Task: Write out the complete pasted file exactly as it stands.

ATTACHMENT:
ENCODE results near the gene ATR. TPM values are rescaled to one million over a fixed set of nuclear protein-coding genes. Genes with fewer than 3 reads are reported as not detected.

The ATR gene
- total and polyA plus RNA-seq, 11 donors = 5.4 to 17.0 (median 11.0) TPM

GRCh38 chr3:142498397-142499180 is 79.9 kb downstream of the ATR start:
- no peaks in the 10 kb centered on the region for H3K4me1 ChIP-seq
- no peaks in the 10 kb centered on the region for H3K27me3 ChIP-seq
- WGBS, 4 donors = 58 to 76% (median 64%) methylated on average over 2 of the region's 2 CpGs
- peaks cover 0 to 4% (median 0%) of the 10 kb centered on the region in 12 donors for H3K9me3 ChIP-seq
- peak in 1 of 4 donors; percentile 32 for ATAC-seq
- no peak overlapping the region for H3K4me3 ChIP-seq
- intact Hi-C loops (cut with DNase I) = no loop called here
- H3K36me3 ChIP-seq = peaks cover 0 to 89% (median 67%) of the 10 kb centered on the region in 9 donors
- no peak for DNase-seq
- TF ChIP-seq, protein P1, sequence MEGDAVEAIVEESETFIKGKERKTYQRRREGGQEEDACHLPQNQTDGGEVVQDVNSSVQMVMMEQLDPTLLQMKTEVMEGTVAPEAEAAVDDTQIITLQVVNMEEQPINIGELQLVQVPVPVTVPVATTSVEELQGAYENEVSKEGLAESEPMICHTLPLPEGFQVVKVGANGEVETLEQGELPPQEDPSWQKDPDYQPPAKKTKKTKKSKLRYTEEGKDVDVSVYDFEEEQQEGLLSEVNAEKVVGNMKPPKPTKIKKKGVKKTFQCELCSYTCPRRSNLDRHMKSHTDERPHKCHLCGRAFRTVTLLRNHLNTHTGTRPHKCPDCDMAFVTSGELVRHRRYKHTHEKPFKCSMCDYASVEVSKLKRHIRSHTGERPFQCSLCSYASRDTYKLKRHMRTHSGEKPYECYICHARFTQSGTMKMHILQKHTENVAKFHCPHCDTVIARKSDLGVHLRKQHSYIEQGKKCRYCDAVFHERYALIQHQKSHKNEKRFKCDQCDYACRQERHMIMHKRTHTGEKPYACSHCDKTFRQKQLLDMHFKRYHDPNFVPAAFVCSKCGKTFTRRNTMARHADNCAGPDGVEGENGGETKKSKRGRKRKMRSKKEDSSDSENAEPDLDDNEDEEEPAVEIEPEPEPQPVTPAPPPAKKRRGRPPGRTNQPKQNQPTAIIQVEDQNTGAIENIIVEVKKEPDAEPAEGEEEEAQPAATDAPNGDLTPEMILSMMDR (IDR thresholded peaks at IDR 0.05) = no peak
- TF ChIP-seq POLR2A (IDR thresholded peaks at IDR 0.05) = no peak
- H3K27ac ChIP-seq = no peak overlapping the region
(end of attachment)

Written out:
ENCODE results near the gene ATR. TPM values are rescaled to one million over a fixed set of nuclear protein-coding genes. Genes with fewer than 3 reads are reported as not detected.

The ATR gene
- total and polyA plus RNA-seq, 11 donors = 5.4 to 17.0 (median 11.0) TPM

GRCh38 chr3:142498397-142499180 is 79.9 kb downstream of the ATR start:
- no peaks in the 10 kb centered on the region for H3K4me1 ChIP-seq
- no peaks in the 10 kb centered on the region for H3K27me3 ChIP-seq
- WGBS, 4 donors = 58 to 76% (median 64%) methylated on average over 2 of the region's 2 CpGs
- peaks cover 0 to 4% (median 0%) of the 10 kb centered on the region in 12 donors for H3K9me3 ChIP-seq
- peak in 1 of 4 donors; percentile 32 for ATAC-seq
- no peak overlapping the region for H3K4me3 ChIP-seq
- intact Hi-C loops (cut with DNase I) = no loop called here
- H3K36me3 ChIP-seq = peaks cover 0 to 89% (median 67%) of the 10 kb centered on the region in 9 donors
- no peak for DNase-seq
- TF ChIP-seq, protein P1, sequence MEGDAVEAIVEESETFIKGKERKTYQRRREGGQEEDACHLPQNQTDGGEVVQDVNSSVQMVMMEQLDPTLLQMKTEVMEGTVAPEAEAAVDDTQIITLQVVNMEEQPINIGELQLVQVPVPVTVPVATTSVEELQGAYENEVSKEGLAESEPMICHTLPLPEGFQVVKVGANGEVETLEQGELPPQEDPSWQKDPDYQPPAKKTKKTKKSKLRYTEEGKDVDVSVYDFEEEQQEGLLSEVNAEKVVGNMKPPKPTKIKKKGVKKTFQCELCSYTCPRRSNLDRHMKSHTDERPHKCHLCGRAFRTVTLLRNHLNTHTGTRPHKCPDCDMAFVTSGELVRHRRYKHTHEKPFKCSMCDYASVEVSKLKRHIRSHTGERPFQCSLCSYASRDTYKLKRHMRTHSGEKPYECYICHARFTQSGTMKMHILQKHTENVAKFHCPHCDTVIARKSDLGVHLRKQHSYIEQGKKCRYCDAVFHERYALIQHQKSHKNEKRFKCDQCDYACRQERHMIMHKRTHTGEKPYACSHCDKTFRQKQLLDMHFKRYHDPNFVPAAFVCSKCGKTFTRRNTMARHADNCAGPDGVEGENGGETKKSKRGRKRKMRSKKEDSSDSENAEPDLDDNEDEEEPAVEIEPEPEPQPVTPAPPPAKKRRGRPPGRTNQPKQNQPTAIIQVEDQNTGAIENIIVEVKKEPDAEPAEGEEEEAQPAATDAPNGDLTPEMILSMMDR (IDR thresholded peaks at IDR 0.05) = no peak
- TF ChIP-seq POLR2A (IDR thresholded peaks at IDR 0.05) = no peak
- H3K27ac ChIP-seq = no peak overlapping the region